The loophole exists with the land disturbance permit requirement for removing a tree, but if someone doesn’t apply for a land disturbance permit, “you can do whatever you want,” Bryant said.

Currently, the tree ordinance states that “a tree removal permits is required in addition to other required permits, such as land disturbance or building permits, for any component part of a project.”

An application for a tree removal permit must include a tree survey, a tree preservation and replacement plan and other documentation needed by the city tree official. Land disturbance, demolition or other construction activity cannot occur until the preservation and replacement plan is approved and the tree removal permit is posted on the property.

The ordinance also states that “the tree removal permit shall have the same terms of expiration and renewal as the associated building permit.”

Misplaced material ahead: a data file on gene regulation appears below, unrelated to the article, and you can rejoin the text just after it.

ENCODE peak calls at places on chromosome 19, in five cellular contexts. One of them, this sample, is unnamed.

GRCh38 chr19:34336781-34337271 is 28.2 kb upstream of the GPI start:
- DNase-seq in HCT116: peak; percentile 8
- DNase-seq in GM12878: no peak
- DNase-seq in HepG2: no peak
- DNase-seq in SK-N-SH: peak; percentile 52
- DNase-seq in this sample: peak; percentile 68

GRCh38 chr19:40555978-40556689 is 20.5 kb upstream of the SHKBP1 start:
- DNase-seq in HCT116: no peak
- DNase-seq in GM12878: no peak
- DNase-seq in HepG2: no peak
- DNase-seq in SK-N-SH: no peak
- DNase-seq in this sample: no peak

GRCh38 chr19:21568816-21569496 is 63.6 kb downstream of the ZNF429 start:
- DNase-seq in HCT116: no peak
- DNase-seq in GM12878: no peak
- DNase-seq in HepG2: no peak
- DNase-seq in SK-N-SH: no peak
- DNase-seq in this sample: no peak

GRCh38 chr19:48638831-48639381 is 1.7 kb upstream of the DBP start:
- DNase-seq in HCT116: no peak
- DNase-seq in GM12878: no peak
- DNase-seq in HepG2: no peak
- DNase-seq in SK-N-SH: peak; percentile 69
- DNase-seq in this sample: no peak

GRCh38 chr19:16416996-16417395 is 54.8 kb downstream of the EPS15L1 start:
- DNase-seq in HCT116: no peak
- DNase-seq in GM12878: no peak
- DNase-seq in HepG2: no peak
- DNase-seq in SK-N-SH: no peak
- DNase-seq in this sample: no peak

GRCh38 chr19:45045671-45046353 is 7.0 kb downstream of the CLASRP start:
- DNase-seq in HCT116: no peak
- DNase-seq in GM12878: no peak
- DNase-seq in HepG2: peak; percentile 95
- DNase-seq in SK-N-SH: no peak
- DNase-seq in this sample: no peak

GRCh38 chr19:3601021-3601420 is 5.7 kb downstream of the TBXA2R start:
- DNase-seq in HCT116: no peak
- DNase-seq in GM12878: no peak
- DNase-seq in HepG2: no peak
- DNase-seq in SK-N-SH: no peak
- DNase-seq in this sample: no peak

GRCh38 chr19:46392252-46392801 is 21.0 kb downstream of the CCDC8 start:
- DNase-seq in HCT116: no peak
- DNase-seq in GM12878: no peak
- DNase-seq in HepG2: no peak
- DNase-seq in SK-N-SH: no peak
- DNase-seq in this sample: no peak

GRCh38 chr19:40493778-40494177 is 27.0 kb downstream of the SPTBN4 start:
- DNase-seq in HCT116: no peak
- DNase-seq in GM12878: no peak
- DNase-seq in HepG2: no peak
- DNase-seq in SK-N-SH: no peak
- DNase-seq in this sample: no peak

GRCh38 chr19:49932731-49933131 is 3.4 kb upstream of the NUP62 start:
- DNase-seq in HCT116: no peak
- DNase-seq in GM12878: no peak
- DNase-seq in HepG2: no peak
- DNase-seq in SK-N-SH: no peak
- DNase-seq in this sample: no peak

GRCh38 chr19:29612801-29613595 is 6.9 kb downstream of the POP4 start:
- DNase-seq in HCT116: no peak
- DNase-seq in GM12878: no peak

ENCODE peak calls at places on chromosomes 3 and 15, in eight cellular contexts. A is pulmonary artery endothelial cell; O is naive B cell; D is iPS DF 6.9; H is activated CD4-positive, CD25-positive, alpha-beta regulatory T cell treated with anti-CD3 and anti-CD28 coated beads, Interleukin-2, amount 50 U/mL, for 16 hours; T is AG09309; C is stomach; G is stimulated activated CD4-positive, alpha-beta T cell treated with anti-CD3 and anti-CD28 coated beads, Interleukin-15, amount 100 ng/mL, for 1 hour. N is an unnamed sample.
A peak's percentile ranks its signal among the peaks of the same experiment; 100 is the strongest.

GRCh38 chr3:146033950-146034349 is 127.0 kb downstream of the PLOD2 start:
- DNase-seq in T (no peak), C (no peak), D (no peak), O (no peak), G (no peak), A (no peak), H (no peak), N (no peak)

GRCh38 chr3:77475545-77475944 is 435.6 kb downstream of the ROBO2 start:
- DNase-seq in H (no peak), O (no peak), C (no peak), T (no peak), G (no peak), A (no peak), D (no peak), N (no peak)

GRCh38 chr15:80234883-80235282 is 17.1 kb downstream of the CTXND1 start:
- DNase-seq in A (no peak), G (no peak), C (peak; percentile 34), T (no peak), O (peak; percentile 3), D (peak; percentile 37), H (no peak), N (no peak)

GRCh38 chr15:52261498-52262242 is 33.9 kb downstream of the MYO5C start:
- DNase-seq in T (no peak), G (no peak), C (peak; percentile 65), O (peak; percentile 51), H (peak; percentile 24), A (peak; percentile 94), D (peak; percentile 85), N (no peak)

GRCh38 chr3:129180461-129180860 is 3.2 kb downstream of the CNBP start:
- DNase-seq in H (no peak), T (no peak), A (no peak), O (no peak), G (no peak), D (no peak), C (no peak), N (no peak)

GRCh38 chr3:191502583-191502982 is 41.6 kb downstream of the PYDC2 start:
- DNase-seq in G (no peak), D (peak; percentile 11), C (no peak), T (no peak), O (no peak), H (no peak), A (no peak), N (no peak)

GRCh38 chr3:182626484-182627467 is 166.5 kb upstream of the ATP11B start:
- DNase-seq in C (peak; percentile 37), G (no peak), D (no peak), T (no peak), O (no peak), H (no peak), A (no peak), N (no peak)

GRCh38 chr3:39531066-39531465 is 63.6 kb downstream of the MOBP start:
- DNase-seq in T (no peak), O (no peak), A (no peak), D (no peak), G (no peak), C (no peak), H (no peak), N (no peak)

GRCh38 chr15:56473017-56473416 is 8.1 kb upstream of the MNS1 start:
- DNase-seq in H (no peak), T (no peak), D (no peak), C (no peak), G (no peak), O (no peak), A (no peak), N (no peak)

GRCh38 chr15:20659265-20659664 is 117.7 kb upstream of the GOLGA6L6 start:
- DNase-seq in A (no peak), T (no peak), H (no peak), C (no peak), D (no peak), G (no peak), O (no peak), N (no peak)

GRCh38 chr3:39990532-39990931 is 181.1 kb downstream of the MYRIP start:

“What essentially is happening right now is we have some folks who might want to put on a small addition on the back of their house, that involves a land disturbance permit, so they have to go through the whole tree survey process and make sure they have 40% tree canopy coverage,” Shortell said. “But yet, we have this loophole where someone can just, if they’re not supposedly doing land disturbance, they can cut every tree down and they don’t even have to go through that replacement process. That just seems so totally unfair to me.”

— The City Commission additionally discussed the future of the holly tree on Clarendon Avenue as the designated Christmas tree that is decorated with lights every year. The consensus of the City Commission was to ask city staff to explore options to save the tree for one more year, or use a tree in the adjacent lot by the clock tower this year and eventually have the Christmas tree be located on the town green.

The commissioners also agreed that the plaza area where the holly tree is planted should eventually be redesigned.